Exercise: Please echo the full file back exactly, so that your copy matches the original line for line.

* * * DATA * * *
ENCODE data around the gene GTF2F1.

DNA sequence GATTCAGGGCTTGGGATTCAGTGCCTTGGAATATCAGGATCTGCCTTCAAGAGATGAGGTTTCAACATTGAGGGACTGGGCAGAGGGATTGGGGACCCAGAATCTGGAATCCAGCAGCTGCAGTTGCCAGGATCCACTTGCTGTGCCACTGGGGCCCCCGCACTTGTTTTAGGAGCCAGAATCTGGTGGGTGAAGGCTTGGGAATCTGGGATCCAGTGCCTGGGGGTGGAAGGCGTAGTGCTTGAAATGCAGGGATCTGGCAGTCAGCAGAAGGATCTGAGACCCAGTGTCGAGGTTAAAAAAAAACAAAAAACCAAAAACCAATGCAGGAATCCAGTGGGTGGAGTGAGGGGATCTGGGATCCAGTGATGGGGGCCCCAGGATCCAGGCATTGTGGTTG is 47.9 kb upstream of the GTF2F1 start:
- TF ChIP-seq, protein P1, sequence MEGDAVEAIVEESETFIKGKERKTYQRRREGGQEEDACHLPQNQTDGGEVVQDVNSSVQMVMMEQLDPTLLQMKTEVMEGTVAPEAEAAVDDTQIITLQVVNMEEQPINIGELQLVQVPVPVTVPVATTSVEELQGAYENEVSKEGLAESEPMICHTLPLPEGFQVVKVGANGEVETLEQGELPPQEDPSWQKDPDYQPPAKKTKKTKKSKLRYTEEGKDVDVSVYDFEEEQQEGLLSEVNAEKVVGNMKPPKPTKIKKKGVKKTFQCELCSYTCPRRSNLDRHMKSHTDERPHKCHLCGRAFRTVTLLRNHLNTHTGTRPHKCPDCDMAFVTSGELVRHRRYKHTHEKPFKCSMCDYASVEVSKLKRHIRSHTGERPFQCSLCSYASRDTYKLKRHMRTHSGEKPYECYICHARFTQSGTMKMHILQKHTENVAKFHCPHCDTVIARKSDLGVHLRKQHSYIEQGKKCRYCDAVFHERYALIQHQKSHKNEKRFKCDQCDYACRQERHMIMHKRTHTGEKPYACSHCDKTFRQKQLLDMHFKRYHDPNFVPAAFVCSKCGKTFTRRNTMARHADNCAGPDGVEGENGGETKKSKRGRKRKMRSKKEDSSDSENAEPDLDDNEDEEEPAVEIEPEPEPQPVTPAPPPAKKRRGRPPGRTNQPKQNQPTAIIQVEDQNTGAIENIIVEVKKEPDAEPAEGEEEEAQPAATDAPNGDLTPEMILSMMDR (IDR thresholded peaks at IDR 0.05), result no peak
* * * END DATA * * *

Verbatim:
ENCODE data around the gene GTF2F1.

DNA sequence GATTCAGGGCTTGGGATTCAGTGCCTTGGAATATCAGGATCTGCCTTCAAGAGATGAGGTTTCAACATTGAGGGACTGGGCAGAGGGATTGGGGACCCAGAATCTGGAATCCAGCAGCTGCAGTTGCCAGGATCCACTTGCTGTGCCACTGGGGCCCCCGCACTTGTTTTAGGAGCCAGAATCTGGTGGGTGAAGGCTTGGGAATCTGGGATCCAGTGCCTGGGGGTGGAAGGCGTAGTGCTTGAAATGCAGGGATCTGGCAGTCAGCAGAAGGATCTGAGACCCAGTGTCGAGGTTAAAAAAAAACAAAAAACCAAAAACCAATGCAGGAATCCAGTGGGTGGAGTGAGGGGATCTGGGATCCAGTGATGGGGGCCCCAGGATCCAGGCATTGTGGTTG is 47.9 kb upstream of the GTF2F1 start:
- TF ChIP-seq, protein P1, sequence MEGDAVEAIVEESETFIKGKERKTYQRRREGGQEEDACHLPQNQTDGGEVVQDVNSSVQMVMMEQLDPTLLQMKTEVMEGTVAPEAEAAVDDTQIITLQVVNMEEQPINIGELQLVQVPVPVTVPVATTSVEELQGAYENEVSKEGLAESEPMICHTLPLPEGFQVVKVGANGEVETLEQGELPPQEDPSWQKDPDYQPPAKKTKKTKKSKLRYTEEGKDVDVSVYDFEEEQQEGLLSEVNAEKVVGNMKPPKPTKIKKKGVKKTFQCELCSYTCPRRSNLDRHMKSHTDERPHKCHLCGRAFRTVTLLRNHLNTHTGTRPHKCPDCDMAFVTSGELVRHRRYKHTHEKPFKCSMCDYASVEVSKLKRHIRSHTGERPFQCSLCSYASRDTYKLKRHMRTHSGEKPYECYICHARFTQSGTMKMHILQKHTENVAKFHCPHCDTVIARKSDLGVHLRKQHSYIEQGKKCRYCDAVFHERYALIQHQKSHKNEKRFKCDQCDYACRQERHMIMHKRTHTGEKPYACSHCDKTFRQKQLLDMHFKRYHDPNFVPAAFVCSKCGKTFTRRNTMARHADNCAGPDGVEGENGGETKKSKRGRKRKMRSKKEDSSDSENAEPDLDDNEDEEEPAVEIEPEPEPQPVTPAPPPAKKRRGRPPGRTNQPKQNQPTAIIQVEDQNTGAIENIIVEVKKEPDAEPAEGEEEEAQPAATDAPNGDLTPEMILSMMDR (IDR thresholded peaks at IDR 0.05), result no peak